Fail to Pay Your Auto Loan? Tech Advancements Could Mean Cars Repossess Themselves

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  • Ford recently filed a patent detailing several ways that an autonomous vehicle could effectively repossess itself by driving back to the lender if the owner fails to make payments.
  • Your lender is allowed to repossess or disable your vehicle if you fall behind.
  • If you can't afford your payments, reach out to your lender to see if you qualify for a payment pause or a loan modification.

Even more reason to keep on top of your auto loan payments.

While we don't quite have the future promised by The Jetsons (I'm still waiting on my personal jetpack), we do have video phones and increasingly, new cars have vehicle autonomy features. This is more popularly (if less accurately) known as "self-driving," and many auto manufacturers have been investing in this technology, which promises to revolutionize our cities, commutes, and everyday driving activities.

Wait, how could a car repossess itself?

Ford offers its BlueCruise package on four different vehicles. These cars are not capable of driving themselves, but under the right road conditions (such as highway driving), they can help drivers remain centered in a lane and adapt speed to the traffic around them. But as recently reported by NPR, Ford has filed a patent application detailing how an autonomous car could be more easily repossessed by a financial institution if the owner failed to keep up with their payments.

The patent notes that the vehicle's onboard computer could take actions (via the lender) such as reminding the owner that payments are due, disabling functionality of some systems in the vehicle (such as air conditioning or the media player), or even moving the vehicle itself to a repossession agency or the lending institution. A Ford representative interviewed by NPR noted that Ford doesn't have any immediate plans to implement this patent, but it is worth keeping in mind that technology like this could make the consequences of not keeping up with auto loan payments a lot more immediate and annoying. As it is, having your car repossessed isn't something you want to happen.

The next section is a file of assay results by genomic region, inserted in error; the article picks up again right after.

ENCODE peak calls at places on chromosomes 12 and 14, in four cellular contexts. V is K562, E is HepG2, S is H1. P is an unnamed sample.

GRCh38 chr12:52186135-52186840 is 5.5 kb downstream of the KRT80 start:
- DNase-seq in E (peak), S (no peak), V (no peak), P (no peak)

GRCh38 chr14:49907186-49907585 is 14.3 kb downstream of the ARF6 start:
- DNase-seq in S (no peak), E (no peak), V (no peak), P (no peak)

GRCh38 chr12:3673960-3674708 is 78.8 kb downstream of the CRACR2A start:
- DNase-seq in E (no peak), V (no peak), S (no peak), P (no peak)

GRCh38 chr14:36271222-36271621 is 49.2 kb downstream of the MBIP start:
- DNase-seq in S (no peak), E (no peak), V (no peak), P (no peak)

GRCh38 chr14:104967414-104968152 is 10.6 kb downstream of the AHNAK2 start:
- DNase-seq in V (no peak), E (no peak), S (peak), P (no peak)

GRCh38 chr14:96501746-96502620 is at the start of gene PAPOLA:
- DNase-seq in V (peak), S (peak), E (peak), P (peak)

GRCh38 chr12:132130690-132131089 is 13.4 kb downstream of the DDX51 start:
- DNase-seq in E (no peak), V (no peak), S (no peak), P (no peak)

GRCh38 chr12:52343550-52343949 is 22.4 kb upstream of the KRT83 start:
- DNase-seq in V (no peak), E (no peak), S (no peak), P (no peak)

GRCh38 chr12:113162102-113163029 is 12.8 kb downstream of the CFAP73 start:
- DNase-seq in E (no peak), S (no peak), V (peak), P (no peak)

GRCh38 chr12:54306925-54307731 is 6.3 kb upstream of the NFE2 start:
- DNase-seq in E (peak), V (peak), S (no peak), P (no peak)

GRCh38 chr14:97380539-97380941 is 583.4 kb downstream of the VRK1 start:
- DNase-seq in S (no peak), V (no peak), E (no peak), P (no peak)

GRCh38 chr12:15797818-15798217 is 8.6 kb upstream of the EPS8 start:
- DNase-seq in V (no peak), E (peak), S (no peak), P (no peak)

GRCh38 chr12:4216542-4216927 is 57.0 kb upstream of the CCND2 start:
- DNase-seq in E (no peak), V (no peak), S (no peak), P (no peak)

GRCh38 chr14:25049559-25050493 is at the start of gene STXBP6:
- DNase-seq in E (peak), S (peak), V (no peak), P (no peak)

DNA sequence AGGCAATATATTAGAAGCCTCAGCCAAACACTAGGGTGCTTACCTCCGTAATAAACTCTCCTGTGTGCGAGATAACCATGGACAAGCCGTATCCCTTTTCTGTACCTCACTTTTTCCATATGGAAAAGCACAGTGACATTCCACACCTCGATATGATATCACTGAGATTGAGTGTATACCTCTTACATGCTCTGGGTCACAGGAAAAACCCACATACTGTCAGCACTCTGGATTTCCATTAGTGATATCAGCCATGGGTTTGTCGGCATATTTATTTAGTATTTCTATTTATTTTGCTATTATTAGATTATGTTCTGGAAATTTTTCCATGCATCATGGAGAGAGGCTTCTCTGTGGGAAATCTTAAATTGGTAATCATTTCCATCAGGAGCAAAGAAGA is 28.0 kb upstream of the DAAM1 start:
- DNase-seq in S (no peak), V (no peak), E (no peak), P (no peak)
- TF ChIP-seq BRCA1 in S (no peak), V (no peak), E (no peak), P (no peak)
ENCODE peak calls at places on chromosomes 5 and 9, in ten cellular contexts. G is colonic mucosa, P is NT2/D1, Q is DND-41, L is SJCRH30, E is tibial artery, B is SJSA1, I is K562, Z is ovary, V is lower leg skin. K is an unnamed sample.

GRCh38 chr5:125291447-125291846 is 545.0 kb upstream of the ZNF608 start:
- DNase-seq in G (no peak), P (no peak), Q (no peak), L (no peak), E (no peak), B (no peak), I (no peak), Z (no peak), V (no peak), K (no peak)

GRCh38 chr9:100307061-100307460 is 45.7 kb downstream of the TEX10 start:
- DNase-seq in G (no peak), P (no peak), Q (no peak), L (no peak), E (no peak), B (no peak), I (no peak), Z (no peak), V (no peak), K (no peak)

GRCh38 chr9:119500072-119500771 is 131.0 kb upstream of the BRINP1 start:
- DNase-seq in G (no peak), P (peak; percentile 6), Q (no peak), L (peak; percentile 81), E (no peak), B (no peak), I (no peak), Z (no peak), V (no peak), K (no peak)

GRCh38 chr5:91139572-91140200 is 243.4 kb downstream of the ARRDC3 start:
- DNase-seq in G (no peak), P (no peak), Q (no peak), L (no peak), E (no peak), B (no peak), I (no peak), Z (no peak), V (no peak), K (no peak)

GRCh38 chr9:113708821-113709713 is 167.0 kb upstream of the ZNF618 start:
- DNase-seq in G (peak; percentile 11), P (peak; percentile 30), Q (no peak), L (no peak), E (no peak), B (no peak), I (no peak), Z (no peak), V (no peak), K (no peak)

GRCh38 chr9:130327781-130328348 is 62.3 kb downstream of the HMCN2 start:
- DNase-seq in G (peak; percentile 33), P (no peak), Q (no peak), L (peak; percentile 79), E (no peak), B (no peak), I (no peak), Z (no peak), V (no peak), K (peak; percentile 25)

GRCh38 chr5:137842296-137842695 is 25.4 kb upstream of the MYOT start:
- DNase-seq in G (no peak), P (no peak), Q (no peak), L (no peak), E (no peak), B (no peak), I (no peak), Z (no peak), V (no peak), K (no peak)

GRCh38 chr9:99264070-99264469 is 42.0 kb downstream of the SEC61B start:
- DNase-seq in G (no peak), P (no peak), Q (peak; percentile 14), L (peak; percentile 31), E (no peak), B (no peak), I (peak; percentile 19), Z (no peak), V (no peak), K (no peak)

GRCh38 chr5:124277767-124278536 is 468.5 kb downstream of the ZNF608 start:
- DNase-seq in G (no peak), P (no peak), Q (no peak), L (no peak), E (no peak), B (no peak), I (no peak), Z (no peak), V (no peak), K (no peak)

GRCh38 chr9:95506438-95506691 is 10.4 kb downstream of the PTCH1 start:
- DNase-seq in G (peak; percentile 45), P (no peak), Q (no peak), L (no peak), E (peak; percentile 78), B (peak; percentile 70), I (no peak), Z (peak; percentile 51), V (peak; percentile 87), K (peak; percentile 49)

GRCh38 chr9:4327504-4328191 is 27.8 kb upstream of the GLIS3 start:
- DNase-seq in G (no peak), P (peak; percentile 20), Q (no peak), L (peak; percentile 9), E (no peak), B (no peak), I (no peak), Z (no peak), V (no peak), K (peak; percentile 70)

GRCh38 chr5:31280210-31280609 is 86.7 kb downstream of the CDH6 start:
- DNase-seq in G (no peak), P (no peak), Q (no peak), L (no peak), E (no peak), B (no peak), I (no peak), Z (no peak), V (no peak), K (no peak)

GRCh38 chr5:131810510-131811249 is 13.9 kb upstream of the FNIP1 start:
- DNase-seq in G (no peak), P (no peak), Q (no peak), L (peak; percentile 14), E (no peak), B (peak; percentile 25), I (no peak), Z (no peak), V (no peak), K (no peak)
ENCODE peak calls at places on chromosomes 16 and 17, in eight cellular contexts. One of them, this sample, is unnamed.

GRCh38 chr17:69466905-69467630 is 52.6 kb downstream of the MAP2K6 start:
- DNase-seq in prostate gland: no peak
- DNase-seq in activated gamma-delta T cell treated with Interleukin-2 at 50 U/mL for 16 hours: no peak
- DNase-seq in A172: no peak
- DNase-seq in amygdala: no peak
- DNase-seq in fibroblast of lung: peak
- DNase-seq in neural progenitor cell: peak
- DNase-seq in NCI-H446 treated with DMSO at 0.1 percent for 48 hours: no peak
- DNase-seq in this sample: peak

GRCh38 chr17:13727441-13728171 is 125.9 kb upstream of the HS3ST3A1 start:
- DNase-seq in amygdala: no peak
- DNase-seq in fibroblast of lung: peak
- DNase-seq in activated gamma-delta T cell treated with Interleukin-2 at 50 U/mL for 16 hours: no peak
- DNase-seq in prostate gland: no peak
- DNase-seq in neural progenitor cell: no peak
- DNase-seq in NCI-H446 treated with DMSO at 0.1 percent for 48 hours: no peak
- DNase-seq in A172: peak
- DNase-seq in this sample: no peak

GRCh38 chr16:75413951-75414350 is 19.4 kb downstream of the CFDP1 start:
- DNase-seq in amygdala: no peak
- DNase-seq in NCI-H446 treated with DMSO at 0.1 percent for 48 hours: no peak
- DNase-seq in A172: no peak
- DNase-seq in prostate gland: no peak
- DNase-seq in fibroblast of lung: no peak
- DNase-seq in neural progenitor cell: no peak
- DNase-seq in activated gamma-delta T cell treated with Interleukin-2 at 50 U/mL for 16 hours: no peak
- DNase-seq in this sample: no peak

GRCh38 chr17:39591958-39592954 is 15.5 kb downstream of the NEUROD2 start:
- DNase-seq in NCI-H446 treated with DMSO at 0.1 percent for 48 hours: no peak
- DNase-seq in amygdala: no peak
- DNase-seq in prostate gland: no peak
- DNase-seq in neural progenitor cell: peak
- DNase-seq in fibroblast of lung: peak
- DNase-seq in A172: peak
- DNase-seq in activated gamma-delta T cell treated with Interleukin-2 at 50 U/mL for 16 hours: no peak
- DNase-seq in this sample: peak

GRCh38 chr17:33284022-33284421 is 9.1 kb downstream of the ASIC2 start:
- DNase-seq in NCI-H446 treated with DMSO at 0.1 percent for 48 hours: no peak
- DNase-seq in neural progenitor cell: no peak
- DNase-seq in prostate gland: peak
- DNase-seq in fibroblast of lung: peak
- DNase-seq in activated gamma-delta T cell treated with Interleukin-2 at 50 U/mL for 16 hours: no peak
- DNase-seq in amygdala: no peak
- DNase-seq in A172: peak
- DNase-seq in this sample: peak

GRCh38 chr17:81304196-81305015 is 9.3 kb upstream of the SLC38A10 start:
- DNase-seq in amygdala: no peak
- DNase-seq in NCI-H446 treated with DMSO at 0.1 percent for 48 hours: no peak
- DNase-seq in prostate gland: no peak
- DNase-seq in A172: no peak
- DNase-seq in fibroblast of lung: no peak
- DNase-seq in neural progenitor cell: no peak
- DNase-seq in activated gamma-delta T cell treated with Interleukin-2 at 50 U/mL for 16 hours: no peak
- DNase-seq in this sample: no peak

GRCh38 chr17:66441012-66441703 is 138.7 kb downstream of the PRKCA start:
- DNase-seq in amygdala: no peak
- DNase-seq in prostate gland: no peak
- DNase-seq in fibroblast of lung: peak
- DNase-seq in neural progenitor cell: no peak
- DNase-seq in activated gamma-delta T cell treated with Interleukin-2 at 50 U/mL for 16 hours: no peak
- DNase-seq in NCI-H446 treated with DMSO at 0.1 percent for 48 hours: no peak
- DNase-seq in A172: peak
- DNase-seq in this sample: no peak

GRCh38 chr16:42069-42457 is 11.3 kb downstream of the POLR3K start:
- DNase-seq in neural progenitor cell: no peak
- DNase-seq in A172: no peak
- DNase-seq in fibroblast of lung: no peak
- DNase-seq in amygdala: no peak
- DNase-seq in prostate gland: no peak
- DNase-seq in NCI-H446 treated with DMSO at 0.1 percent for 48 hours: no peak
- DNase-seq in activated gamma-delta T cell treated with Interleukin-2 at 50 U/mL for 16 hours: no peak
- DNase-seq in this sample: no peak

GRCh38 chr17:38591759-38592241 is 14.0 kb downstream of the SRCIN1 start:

How does car repossession work?

Your contract with your lender should outline how and when your vehicle can be repossessed, but in general, this becomes a risk when you're behind on your payments. The vehicle may be physically removed from your custody, or a "kill switch" in it may be activated, rendering you unable to start the car. The lender can repossess your car at any time, with no notice, but isn't allowed to "breach the peace" to do so. Breaching the peace could involve taking the car from a closed garage or using force (or even threatening it) to get the car back.

In any case, if your vehicle is repossessed, the lender will either keep it or sell it to recoup its losses, such as at an auction. You can get the car back by paying what you owe on the loan (along with any fees charged for the repossession) or bidding on it if it's put up for sale at auction. Laws vary by state, but ultimately, you do not want to go through a car repossession. It's not a pleasant experience.

Communicate with your lender to avoid repossession

If you're struggling to keep up with your auto loan payments, your first call should be to your lender. It can likely help, perhaps by allowing you to defer payments if you're experiencing a temporary financial setback. You might be able to refinance the loan if your interest rate is making it hard to afford payments. At worst, you might have to get rid of the car, but selling it yourself is far less drama and trauma than having it repossessed.

The future is now, and if the thought of your autonomous car someday driving itself back to the lender's lot has you in a cold sweat, do your best to keep up with your loan payments and reach out to your lender if your finances take a turn for the worse.

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